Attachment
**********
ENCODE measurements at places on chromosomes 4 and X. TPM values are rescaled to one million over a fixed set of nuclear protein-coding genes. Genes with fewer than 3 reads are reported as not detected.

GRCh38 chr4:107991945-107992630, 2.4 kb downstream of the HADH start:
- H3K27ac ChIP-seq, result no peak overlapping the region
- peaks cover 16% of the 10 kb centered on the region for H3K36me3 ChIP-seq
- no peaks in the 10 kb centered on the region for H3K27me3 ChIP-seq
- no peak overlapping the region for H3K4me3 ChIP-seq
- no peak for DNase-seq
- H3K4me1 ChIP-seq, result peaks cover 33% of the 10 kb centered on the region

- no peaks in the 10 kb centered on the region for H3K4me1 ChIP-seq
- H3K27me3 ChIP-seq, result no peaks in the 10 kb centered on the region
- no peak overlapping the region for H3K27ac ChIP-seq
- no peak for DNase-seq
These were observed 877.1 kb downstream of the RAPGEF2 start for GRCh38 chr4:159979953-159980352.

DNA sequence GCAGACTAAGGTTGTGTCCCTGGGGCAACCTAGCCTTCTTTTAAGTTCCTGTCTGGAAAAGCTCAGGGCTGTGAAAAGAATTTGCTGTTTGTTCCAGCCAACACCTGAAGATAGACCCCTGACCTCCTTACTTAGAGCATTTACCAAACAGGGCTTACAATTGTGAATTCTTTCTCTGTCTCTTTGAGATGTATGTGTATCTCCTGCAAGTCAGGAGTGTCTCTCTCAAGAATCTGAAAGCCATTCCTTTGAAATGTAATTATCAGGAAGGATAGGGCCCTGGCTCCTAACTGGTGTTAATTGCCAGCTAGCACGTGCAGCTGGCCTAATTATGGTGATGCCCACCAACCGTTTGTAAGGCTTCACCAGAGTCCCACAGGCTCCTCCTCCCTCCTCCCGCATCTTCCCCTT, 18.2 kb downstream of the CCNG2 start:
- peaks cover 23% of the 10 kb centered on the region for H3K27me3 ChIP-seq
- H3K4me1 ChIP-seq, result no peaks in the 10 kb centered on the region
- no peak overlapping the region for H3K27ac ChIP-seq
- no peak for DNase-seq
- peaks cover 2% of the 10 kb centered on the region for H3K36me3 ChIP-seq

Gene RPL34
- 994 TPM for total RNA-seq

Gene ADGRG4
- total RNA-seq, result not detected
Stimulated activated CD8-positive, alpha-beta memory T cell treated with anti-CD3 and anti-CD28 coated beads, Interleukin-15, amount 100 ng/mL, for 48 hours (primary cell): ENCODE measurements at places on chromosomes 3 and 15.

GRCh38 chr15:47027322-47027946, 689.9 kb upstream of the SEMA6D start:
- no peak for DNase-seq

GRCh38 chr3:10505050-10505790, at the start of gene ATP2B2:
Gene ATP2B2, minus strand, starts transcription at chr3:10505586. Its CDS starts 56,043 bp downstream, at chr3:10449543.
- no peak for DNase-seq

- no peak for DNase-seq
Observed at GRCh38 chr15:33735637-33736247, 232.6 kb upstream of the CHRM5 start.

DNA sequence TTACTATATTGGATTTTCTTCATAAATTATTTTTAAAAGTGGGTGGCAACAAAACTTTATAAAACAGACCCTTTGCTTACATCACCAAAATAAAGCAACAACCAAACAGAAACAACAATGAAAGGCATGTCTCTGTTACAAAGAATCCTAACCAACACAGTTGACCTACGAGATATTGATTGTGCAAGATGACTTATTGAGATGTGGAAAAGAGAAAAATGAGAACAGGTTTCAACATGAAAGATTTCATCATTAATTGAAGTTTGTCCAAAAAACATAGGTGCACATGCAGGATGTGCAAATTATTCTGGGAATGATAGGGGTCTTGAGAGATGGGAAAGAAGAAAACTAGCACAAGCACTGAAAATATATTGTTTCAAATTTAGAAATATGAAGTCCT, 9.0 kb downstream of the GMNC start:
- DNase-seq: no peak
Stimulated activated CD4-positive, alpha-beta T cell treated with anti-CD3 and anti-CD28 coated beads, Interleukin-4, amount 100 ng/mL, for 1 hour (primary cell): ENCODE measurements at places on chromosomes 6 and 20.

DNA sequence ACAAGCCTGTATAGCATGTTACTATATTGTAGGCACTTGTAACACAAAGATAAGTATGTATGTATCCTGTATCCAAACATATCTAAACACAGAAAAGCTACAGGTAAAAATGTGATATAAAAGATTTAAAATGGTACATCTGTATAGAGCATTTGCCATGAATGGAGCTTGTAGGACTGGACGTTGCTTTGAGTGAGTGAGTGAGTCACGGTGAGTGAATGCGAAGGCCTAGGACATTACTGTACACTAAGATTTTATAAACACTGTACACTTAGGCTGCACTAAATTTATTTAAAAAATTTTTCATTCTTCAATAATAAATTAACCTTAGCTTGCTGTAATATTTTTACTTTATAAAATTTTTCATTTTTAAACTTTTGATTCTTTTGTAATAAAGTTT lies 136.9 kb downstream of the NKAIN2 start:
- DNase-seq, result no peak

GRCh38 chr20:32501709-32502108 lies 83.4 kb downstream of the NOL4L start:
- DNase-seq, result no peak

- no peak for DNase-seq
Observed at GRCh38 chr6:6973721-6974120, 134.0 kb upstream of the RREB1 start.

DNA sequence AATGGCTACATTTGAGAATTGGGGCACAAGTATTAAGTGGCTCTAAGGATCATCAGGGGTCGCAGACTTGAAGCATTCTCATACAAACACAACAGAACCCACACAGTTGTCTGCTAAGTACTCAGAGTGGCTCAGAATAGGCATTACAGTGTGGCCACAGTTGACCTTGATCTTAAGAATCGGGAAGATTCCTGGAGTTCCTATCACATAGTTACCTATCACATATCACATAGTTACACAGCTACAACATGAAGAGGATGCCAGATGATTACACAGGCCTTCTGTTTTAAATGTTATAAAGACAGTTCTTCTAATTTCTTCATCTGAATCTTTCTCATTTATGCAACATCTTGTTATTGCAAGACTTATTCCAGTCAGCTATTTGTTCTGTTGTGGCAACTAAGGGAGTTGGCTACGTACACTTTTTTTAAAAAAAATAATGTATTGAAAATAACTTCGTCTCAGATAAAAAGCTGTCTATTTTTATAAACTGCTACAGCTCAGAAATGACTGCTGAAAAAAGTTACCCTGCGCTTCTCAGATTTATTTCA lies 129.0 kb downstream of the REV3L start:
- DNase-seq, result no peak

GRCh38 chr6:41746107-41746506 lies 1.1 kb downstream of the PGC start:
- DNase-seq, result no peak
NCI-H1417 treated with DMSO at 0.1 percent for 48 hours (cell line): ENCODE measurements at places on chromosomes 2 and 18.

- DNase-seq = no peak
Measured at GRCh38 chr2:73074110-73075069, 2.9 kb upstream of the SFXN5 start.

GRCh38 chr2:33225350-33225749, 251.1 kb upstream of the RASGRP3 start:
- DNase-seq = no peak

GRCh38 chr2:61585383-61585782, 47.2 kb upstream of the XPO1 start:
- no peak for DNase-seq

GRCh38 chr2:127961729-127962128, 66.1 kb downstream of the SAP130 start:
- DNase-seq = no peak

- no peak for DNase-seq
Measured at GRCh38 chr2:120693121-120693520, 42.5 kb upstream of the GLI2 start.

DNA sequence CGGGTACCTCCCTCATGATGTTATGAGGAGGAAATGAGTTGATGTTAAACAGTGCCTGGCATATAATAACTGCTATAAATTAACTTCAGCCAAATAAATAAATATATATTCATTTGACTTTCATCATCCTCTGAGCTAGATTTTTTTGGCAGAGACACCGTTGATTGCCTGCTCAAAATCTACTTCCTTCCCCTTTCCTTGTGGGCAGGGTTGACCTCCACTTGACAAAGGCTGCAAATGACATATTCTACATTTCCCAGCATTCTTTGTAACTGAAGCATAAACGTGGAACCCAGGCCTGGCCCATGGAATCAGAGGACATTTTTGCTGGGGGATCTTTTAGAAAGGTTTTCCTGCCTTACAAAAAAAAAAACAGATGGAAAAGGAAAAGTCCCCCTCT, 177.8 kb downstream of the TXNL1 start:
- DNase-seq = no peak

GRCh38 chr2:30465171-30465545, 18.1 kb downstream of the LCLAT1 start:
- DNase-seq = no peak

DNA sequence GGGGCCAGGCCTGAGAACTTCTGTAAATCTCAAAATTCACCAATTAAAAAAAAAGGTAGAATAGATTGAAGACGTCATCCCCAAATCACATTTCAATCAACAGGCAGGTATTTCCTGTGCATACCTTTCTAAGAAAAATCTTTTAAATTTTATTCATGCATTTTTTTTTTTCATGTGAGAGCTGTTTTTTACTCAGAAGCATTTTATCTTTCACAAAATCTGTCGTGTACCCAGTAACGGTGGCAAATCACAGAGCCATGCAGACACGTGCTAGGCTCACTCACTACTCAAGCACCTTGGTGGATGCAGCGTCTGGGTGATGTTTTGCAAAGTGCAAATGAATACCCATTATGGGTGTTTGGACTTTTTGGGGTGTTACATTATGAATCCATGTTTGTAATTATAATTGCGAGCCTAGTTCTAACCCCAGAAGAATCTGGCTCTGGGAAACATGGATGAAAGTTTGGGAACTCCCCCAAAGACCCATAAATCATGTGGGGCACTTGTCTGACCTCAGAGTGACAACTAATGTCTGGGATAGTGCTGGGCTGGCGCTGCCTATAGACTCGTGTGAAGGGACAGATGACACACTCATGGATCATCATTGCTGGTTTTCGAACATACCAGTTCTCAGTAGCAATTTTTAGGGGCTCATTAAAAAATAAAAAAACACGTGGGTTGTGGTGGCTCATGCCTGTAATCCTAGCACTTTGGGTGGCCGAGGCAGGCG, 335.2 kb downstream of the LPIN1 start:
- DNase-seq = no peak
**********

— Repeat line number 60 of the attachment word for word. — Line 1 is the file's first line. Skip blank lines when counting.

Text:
DNA sequence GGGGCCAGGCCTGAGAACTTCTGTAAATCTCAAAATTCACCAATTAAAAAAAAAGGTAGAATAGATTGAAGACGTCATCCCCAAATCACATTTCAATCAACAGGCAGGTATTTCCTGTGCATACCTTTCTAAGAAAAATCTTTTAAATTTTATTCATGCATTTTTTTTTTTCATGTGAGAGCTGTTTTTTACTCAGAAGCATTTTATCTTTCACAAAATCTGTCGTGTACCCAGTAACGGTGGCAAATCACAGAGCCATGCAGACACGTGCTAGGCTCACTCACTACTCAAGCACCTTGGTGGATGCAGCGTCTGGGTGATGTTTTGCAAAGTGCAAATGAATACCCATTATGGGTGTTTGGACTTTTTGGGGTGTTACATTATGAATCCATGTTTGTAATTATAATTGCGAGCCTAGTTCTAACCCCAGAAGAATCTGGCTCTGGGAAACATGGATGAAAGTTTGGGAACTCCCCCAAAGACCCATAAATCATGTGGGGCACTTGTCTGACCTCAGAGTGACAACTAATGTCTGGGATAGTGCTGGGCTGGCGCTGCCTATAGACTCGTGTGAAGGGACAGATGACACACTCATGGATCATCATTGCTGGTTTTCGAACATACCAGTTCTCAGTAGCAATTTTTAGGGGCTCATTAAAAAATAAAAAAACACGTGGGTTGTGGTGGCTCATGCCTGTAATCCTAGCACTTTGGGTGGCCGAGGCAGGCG, 335.2 kb downstream of the LPIN1 start: